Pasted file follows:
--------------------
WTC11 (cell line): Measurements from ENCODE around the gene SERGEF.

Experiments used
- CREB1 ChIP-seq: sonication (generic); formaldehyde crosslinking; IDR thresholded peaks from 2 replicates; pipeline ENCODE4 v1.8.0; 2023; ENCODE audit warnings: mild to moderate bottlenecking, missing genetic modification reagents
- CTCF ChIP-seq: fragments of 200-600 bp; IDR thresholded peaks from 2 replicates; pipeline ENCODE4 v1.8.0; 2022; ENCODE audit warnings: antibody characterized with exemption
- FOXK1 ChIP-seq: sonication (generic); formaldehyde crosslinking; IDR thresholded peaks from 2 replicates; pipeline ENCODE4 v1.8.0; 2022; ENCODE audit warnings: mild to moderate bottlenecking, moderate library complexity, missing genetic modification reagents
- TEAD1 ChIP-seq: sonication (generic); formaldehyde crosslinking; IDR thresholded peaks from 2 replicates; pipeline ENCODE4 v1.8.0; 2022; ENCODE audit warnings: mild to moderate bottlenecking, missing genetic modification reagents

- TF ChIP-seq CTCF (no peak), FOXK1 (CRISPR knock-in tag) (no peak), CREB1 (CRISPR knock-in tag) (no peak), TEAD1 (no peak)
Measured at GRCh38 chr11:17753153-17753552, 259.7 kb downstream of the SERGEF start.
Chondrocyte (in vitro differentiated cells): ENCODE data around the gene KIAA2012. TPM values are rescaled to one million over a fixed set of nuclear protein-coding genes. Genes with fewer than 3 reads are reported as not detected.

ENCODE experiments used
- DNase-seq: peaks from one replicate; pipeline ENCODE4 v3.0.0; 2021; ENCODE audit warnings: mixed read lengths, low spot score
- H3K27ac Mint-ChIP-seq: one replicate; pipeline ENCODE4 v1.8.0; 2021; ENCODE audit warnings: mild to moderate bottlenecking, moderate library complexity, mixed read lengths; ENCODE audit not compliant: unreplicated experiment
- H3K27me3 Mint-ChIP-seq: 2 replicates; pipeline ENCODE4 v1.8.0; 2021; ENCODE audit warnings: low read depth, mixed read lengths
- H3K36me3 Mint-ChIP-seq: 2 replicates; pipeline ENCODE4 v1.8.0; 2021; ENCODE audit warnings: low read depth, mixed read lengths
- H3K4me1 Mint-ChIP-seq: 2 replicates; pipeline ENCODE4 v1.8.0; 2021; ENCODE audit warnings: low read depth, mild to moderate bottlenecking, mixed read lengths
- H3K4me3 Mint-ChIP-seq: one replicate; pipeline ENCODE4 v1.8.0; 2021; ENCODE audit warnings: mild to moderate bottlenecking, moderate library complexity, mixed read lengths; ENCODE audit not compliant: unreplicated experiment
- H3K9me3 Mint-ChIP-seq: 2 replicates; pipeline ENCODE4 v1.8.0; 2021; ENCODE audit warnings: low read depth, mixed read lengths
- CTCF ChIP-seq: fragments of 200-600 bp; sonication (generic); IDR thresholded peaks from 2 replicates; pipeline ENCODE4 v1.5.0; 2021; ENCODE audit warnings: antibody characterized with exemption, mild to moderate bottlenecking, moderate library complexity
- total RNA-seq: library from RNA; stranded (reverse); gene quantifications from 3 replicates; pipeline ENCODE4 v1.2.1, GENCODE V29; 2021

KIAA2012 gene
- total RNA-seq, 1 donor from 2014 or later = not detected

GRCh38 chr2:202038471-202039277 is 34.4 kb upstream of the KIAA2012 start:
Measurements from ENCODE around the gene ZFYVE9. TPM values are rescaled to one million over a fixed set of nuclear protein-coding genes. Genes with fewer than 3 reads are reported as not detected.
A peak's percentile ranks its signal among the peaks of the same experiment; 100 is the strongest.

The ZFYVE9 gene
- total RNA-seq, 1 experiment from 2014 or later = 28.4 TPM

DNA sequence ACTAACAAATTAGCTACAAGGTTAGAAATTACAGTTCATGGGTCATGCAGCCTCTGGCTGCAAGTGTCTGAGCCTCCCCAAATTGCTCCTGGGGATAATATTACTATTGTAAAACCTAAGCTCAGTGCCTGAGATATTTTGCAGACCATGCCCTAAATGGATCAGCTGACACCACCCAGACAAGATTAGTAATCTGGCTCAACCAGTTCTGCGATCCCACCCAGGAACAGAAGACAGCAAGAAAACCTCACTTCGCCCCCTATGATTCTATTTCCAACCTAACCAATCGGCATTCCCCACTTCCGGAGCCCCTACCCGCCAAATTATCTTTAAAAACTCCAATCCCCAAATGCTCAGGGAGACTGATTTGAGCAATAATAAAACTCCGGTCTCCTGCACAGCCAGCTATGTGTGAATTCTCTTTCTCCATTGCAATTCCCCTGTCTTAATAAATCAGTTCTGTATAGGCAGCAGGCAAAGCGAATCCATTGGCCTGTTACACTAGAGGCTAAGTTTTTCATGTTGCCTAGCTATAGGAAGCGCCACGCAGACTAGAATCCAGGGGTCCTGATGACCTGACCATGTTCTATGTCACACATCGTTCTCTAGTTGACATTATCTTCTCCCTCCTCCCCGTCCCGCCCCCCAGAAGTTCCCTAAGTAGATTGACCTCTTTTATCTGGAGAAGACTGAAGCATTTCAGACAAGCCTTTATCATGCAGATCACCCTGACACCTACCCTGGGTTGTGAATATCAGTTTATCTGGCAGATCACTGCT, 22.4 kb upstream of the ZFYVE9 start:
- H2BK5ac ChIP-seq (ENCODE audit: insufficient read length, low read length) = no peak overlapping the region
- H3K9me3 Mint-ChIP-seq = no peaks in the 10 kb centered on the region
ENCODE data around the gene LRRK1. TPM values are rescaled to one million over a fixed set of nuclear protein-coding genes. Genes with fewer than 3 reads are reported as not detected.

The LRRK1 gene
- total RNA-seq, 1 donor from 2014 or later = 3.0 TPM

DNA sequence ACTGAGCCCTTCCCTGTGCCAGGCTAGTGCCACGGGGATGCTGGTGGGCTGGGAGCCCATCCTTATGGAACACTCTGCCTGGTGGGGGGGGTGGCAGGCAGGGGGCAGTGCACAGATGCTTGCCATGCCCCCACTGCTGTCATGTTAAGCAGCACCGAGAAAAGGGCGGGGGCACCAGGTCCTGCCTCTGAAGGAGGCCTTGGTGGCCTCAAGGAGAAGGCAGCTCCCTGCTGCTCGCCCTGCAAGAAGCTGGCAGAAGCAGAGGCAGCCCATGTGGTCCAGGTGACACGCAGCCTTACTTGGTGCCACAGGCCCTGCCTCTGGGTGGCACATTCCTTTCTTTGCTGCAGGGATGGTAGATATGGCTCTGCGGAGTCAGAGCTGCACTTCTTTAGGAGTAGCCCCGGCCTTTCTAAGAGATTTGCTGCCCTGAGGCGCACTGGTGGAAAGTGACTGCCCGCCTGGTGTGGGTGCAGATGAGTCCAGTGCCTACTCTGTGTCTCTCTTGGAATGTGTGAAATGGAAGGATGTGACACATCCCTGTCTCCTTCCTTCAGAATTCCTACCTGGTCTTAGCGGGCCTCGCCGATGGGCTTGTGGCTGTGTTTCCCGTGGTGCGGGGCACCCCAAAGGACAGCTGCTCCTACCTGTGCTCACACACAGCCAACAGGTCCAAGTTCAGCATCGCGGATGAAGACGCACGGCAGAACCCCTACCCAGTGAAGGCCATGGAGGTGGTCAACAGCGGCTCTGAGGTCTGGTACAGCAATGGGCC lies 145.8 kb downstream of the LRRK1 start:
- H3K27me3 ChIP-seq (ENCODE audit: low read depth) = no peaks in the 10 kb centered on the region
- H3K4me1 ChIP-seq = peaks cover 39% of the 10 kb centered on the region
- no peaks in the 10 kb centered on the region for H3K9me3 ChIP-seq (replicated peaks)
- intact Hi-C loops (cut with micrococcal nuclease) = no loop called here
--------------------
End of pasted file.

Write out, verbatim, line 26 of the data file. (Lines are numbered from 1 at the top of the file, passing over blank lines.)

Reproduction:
- total RNA-seq, 1 experiment from 2014 or later = 28.4 TPM